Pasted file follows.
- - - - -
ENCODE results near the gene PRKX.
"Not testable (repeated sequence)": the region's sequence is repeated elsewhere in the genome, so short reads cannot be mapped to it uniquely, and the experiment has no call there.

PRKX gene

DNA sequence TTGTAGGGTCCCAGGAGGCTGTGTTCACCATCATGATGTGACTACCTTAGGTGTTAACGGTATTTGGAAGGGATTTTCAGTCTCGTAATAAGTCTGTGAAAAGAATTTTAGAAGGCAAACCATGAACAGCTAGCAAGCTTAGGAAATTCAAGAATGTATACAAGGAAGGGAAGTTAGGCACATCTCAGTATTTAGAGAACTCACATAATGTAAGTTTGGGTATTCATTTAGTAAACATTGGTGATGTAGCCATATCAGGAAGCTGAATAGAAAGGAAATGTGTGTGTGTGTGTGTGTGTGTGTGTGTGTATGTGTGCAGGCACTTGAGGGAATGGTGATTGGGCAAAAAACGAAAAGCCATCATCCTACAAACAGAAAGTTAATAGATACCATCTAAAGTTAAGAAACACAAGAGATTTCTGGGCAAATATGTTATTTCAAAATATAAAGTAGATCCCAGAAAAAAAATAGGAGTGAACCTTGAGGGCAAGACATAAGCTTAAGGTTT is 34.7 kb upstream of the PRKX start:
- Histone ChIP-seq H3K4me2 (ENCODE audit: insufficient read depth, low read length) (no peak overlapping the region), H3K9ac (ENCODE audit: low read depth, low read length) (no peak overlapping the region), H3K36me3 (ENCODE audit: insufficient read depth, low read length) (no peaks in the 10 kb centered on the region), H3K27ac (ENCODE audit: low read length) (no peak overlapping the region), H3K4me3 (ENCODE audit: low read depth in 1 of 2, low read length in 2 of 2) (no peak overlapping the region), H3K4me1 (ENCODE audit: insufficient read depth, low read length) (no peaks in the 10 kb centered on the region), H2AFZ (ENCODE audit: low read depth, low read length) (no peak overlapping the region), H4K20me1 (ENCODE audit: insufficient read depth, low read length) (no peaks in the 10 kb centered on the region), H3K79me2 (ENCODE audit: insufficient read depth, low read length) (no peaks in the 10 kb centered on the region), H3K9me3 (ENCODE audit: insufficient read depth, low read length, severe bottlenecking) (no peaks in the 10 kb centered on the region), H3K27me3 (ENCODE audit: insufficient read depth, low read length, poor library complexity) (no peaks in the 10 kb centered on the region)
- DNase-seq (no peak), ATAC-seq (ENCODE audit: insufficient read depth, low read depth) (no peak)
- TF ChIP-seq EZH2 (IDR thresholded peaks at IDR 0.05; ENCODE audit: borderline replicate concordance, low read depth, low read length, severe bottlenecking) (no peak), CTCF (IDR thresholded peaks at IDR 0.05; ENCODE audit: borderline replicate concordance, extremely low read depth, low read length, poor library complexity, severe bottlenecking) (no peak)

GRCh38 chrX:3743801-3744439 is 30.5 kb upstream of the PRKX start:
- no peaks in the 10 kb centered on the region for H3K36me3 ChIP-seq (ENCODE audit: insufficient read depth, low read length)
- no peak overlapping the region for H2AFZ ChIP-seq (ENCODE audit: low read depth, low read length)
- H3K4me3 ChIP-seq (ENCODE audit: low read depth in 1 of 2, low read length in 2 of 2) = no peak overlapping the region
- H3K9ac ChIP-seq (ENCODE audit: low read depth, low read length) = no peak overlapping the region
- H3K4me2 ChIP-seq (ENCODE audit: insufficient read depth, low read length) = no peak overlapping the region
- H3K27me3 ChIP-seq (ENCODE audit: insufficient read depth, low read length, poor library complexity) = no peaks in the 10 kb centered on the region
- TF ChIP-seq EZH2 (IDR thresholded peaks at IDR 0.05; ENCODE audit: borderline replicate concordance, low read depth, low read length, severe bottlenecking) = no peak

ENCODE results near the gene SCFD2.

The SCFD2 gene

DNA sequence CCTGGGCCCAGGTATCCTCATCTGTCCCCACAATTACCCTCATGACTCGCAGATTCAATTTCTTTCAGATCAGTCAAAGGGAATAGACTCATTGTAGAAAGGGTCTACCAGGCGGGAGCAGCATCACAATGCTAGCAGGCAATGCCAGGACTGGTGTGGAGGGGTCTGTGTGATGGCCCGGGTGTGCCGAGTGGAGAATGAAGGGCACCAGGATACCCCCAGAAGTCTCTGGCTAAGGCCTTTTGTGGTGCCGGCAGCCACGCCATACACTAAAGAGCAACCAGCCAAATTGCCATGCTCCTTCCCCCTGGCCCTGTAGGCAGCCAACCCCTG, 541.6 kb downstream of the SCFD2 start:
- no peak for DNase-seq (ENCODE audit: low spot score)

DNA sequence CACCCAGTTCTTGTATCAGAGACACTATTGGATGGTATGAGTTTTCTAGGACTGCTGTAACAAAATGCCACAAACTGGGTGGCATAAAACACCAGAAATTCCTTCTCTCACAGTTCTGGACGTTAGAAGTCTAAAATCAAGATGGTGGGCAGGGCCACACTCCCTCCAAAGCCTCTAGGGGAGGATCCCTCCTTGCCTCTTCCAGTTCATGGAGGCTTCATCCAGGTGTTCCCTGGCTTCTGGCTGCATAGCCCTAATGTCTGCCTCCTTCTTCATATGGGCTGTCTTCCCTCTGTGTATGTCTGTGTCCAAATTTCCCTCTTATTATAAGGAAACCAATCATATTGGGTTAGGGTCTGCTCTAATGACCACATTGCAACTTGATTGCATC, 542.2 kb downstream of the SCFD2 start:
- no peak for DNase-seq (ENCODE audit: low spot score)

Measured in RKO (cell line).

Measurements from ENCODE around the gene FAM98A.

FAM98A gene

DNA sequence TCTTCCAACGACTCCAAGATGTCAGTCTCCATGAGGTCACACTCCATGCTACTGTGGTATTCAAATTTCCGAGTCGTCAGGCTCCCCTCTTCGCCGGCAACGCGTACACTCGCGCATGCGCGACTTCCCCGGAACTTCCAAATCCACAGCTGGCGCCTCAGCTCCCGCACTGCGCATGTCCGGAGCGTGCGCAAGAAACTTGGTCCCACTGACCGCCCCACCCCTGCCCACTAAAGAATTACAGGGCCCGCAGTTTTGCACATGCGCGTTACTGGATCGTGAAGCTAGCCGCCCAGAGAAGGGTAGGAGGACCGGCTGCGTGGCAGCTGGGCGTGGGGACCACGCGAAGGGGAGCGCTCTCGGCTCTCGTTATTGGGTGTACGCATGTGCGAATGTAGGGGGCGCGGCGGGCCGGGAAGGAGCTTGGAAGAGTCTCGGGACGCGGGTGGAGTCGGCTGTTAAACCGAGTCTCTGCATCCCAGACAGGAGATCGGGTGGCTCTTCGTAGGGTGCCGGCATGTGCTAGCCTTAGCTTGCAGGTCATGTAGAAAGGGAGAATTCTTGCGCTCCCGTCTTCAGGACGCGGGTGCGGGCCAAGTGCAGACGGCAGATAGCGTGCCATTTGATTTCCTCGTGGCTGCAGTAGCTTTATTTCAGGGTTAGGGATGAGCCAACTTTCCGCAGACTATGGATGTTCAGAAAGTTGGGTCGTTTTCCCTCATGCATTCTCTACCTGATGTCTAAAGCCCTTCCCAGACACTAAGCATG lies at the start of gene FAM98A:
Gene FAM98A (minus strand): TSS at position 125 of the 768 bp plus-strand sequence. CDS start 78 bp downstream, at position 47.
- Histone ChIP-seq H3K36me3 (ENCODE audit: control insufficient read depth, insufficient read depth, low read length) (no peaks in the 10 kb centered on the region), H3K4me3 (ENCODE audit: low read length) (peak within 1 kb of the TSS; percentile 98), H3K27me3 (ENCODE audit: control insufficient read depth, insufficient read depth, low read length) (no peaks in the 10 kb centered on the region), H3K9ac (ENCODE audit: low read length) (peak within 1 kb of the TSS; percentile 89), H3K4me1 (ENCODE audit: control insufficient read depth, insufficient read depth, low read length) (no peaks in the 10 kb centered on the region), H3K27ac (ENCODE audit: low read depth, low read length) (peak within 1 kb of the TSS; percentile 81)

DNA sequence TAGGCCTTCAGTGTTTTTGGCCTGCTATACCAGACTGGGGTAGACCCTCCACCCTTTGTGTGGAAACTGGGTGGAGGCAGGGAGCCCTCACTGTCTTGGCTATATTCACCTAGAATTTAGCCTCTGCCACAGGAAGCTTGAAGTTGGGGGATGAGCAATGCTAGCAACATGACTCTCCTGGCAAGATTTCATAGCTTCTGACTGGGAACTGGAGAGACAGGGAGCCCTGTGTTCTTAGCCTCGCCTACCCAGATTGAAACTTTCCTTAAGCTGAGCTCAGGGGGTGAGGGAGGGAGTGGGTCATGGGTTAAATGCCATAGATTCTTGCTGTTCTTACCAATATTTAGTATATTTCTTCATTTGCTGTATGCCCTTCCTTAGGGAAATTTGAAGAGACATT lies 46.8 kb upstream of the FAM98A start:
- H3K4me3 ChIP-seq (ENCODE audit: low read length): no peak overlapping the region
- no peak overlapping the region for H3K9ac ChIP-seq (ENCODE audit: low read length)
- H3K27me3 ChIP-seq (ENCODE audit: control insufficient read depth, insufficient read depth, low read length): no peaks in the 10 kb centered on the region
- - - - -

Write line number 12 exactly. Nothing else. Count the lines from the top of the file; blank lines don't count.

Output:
- H3K9ac ChIP-seq (ENCODE audit: low read depth, low read length) = no peak overlapping the region